Home > Opinion > The big questions: Where does the bible stop and where do Christmas carols begin?

The big questions: Where does the bible stop and where do Christmas carols begin?

This year Journey explored questions from the pews, namely from a (fictitious) person exploring faith and the Uniting Church.

This month Nova B Lever asks: MY TEAM didn’t win the school Christmas trivia night.

We seemed to miss some of the minor details in the coming of God to dwell amongst us! (I’d use the term Emmanuel
except some of us spell it Immanuel and now I’m not sure which is correct.)

I thought my table was doing OK with, “Name the animal Mary rode to Bethlehem”.

We were in with a chance on the three kings having brought Frank incense, gold and myrrh.

For sure the little drummer boy (named Noel) turned up with the shepherds and of course Jesus was born in a

A table of folk from my church won the competition and gave us an earful about “Christmas myths”.

The gospels don’t mention a donkey, a drummer boy or a stable.

However many strange men brought weird gifts, they weren’t kings.

Then these amateur biblical scholars got started on what date Jesus was born, the Roman feast of Saturnalia, Mary’s virginity, Joseph’s fertility and Jesus’ divinity!

It was time to go home via the shopping mall for some last minute Christmas shopping.

I walked through the sliding doors still pondering what I really understood of Christmas.

Having been pooh-poohed by church people I was ho-hoed by Santa, harassed by elves, and completely stunned by tinsel,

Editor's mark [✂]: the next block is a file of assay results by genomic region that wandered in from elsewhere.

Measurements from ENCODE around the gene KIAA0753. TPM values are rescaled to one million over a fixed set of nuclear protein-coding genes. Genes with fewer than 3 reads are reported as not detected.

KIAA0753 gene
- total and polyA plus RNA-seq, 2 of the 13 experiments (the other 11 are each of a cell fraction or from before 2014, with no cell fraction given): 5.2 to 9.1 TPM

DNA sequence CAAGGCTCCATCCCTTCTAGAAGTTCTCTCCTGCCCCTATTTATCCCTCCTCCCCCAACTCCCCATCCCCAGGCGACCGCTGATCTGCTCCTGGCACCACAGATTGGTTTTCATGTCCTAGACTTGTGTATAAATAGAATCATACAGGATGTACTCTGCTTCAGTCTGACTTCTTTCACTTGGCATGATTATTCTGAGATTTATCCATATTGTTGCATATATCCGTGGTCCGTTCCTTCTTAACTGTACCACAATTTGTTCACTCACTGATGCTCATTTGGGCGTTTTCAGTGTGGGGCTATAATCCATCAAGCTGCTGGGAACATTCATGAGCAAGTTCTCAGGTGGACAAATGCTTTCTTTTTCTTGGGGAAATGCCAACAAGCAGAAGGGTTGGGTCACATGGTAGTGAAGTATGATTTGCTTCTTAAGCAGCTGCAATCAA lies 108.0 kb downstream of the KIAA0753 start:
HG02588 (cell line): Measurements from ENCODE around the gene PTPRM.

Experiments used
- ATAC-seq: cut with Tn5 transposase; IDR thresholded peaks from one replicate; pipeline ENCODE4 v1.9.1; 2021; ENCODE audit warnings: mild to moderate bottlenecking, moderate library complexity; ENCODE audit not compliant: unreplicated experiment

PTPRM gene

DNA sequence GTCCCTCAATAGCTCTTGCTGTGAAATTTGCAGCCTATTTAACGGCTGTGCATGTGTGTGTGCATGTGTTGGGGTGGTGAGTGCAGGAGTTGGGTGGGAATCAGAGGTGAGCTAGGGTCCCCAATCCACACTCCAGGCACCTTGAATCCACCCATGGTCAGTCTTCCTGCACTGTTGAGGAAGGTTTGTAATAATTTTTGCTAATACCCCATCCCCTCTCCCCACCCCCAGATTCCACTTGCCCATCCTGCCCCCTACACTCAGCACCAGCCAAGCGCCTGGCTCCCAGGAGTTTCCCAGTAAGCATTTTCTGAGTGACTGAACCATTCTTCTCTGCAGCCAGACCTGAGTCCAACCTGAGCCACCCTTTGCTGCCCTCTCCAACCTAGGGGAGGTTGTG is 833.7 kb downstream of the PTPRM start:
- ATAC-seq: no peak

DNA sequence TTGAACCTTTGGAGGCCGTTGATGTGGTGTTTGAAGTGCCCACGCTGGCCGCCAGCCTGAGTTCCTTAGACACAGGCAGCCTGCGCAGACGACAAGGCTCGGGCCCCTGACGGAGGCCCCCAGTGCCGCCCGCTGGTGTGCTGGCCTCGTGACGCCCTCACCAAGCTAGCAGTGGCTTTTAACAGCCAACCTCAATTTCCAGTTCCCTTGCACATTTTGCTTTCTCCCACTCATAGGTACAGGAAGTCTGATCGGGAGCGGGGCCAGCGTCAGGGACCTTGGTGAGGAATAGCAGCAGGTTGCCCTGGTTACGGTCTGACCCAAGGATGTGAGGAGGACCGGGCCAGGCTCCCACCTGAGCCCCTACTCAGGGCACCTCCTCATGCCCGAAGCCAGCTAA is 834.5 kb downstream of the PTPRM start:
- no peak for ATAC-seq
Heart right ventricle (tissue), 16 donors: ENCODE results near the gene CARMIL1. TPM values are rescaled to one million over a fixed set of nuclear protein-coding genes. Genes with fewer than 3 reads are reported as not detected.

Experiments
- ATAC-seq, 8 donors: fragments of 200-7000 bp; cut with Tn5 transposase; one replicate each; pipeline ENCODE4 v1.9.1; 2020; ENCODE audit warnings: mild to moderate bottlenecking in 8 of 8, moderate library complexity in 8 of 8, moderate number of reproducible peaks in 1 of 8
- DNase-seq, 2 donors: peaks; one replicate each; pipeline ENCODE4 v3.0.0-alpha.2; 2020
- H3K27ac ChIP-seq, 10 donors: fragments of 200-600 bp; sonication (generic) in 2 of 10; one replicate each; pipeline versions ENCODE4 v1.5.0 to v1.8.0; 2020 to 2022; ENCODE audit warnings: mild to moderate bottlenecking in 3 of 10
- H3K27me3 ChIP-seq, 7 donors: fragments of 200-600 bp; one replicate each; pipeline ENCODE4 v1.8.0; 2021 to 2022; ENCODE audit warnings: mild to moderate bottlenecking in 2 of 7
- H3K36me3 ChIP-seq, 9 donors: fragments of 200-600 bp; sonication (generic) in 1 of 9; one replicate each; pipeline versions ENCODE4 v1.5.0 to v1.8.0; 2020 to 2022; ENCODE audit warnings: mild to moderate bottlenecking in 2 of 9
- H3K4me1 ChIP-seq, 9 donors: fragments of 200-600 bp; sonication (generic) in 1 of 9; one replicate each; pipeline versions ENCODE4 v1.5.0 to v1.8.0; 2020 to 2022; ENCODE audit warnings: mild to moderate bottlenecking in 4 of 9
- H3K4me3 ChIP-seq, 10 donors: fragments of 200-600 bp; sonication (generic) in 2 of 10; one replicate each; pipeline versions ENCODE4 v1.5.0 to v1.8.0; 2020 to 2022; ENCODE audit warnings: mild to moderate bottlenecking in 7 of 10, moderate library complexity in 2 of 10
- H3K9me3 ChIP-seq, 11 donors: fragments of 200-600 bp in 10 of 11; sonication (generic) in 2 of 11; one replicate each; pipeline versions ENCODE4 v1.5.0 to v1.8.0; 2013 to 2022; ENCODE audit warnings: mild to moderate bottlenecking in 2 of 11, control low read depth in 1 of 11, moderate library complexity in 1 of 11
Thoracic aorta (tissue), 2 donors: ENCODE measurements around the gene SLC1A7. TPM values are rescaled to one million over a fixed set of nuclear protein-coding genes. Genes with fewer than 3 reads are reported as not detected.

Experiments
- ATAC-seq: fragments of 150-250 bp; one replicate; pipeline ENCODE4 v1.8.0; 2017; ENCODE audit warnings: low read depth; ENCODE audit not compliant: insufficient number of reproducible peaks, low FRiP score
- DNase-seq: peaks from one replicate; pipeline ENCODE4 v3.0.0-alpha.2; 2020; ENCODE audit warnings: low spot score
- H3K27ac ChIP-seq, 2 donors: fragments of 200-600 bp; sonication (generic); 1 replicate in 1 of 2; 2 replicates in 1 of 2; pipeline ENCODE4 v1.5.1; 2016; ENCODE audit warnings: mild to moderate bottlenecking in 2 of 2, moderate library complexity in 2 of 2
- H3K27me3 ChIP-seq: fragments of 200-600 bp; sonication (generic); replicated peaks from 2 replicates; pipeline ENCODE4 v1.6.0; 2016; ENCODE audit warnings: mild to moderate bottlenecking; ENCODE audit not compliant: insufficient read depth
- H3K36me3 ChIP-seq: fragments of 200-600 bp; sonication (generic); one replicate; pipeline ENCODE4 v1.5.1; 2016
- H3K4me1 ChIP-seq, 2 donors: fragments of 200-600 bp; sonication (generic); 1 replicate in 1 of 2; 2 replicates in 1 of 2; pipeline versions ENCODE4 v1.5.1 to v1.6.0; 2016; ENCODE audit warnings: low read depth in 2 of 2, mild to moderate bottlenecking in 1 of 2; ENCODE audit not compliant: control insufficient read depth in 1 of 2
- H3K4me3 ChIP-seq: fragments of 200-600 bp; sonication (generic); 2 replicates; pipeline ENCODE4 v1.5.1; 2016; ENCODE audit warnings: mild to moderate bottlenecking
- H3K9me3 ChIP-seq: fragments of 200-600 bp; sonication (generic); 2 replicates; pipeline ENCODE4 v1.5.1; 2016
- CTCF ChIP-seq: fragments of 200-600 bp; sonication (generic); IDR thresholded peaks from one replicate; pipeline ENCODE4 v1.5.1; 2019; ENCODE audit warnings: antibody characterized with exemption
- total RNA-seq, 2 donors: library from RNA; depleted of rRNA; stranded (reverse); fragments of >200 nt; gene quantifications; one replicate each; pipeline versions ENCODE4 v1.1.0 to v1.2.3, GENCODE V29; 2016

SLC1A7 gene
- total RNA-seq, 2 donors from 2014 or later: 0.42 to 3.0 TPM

announcements and signage.

Purged of my urge to splurge, I headed home.

All I wanted was a few things that couldn’t be debunked or have price tags attached.

What happened to faith, hope and love, not to mention peace and joy?

I was driving when James Taylor came to my rescue with a song, ‘Home by another way’.

“Steer clear of royal welcomes, avoid a big to-do.

The king who would slaughter the innocents will not cut a deal for you.

You’re best to go home by another way, home by another way.”

Perhaps my search for God, who wants to live with me, had taken me to Herod instead of Jesus.

A couple of wrong turns had taken me to the ancient myths and modern cynicism that distract us from what is eternally true about Christ’s Mass.

God chose to come to earth in the form of a vulnerable, impoverished baby.

His mother wasn’t married when she became pregnant, and an angel had to give her fiancé a gee-up so he wouldn’t dump her.

The Son of God was born poor, amidst suggestions of impropriety and spent his first night in a feed trough in a shed.

He could have done it another way: shock and awe, social networking, or slick marketing.

Or he could have left us alone to worship a distant God who has no idea what our lives are like.

God knows who did what, when.

Our arguments about donkeys and wise men distract us from the truth of Christmas.

It doesn’t matter if Jesus was born on 25 December.

God knows the pain of poverty and the terrible effects of stress.

Peace and joy are not found in credit card debt.

It’s time to go home by another way, his way of humility and grace.

Have you enjoyed these columns?

Email journey@ucaqld.com.au if you would like to see Nova return next year and any questions you would like her tackle.